An appeals court ruled that the owners of a farm in New York State must pay a $13,000 fine for refusing to have a same-sex wedding on their property despite their religious objection to gay marriage.
The Third Judicial Department of the New York Supreme Court's Appellate Division ruled on Thursday that Cynthia and Robert Gifford engaged in unlawful discrimination when they refused to have a gay wedding performed on their property in 2012.
In their ruling the New York court concluded that the Gifford's farm, which is known as Liberty Ridge Farm, fit the legal definition of a place of public accommodation.
"It is undisputed that petitioners opened Liberty Ridge to the public as a venue for wedding ceremonies and receptions and offer several wedding-related event services in connection therewith," read the ruling.
"The fact that the wedding services occur on private property and pursuant to a written contract does not, as petitioners contend, remove Liberty Ridge's facilities from the reach of the Human Rights Law; the critical factor is that the facilities are made available to the public at large."
The ruling upheld a decision from the State Division of Human Rights, which the court concluded did not violate the religious conscience of the Giffords.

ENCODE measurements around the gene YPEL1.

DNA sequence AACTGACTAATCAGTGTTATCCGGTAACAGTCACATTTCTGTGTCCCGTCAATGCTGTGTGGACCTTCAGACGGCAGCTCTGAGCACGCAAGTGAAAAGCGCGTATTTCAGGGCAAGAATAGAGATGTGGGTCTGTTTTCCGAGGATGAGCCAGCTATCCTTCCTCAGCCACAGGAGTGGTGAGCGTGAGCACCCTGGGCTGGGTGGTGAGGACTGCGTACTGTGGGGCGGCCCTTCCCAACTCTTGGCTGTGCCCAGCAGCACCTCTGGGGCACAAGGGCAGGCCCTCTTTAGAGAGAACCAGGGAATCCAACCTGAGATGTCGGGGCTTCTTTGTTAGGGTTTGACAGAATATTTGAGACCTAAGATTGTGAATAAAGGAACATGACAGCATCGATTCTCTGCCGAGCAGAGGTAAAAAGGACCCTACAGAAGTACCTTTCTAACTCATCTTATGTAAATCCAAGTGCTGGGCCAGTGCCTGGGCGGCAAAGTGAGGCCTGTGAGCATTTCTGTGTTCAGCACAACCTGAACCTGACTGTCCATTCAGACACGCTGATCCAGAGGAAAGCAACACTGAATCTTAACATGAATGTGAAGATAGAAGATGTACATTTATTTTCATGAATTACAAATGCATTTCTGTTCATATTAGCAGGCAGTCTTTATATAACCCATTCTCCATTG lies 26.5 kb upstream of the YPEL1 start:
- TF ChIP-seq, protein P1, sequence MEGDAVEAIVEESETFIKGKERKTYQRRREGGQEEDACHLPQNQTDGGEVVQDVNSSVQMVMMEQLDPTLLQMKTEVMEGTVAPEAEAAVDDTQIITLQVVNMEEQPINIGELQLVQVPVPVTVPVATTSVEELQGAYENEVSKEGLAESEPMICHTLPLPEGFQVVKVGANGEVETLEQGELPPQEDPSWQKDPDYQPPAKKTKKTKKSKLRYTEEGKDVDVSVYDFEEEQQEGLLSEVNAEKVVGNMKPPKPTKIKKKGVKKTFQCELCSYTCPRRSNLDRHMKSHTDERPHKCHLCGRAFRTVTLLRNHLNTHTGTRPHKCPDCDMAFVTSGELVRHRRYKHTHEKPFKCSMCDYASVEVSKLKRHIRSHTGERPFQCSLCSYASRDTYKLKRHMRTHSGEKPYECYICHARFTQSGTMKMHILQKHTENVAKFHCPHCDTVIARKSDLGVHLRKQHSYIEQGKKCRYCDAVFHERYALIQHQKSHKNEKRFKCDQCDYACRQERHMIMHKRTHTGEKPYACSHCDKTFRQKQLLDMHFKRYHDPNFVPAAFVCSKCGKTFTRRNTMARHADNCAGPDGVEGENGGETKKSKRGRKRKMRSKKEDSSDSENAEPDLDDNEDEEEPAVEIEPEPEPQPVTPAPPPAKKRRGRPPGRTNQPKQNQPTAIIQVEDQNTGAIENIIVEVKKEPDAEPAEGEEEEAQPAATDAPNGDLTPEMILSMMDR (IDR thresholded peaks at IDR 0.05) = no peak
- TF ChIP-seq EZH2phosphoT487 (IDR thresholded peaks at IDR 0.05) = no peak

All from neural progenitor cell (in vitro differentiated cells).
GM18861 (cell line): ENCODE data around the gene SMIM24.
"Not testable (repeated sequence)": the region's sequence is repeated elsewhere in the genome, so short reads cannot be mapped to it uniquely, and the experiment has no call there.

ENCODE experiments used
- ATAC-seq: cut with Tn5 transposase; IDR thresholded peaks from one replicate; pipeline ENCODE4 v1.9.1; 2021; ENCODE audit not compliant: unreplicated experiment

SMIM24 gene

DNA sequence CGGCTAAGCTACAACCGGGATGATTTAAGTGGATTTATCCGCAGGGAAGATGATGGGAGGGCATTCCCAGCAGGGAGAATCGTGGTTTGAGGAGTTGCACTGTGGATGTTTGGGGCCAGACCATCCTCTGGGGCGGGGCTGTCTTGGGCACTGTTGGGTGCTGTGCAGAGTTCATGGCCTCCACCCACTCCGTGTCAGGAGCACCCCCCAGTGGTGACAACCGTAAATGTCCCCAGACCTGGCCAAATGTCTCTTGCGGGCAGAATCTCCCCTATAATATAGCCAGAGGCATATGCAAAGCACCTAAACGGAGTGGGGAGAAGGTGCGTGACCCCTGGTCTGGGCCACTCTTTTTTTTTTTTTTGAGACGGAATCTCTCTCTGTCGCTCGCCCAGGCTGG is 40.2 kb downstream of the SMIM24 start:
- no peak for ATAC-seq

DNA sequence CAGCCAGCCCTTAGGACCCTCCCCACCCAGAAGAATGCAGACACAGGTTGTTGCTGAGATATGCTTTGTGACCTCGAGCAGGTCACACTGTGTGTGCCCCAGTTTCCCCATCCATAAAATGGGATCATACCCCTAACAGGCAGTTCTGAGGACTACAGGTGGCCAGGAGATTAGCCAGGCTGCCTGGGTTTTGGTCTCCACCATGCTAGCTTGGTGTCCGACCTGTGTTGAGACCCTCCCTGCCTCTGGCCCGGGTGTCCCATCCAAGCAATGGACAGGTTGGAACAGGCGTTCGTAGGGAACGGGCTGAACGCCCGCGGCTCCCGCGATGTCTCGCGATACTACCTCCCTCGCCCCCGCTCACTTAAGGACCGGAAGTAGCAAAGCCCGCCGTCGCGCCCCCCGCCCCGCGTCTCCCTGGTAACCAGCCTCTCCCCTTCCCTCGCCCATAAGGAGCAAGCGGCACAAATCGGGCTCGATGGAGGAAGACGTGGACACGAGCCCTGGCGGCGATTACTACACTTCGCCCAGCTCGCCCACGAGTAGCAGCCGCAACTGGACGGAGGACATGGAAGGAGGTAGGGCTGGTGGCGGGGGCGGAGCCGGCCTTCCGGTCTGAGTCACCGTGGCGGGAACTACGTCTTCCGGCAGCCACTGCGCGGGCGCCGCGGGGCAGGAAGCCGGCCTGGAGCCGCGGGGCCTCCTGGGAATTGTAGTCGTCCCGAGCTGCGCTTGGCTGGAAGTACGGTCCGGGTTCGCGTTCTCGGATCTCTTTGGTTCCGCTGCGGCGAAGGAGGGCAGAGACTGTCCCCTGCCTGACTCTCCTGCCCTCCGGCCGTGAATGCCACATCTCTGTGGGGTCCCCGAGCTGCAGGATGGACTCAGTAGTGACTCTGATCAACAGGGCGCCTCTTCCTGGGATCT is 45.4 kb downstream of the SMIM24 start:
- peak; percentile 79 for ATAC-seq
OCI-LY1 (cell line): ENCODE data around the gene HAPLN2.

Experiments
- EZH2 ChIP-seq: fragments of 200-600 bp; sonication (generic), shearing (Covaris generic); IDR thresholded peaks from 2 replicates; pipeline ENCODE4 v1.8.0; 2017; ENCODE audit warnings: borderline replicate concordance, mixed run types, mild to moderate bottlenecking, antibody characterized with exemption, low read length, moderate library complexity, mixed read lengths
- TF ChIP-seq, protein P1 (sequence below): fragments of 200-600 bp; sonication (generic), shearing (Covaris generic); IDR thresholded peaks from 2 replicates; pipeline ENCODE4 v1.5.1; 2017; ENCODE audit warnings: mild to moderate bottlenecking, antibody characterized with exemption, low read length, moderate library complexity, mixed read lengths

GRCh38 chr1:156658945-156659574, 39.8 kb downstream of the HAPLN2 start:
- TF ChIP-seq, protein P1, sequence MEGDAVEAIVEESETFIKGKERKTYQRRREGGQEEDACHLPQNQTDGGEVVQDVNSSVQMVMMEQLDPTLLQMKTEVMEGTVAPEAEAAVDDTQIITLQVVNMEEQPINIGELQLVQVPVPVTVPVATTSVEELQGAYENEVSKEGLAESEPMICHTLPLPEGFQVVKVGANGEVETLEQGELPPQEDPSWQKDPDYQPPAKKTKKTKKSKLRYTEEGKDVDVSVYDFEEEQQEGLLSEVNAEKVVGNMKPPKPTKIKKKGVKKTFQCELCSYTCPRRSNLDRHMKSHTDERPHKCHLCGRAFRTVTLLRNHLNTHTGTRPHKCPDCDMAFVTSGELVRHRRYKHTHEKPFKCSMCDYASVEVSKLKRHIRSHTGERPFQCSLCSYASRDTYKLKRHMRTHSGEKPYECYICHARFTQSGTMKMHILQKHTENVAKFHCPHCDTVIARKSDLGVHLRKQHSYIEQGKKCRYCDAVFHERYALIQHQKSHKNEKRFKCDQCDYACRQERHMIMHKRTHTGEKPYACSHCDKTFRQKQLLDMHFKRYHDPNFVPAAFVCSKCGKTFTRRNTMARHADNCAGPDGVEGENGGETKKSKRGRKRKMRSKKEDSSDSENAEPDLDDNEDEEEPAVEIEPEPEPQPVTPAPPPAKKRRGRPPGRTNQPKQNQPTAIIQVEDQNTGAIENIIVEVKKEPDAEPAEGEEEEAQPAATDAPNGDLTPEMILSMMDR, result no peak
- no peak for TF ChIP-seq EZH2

"While we recognize that the burden placed on the Giffords' right to freely exercise their religion is not inconsequential, it cannot be overlooked that the SDHR's determination does not require them to participate in the marriage of a same-sex couple," continued the ruling.
"Indeed, the Giffords are free to adhere to and profess their religious beliefs that same-sex couples should not marry, but they must permit same-sex couples to marry on the premises if they choose to allow opposite-sex couples to do so."
In 2012, Jennie McCarthy and Melissa Erwin of Albany, New York filed a discrimination suit against the Giffords after they refused to have McCarthy and Erwin's wedding at their property.
New York State Division of Human Rights Judge Migdalia Pares ruled in July 2014 that the Giffords were guilty of discrimination and must pay a $13,000 fine.
During the proceedings the Giffords received legal representation from the conservative law group Alliance Defending Freedom.
Regarding Thursday's decision upholding the earlier decision, ADF Legal Counsel Caleb Dalton said that Americans "should be free to live and work according to their beliefs, especially in our own backyards."
"The government went after both this couple's freedom and their ability to make a living simply for adhering to their faith on their own property," stated Dalton.
"The court should have rejected this unwarranted and unconstitutional government intrusion, so we will consult with our client regarding appeal."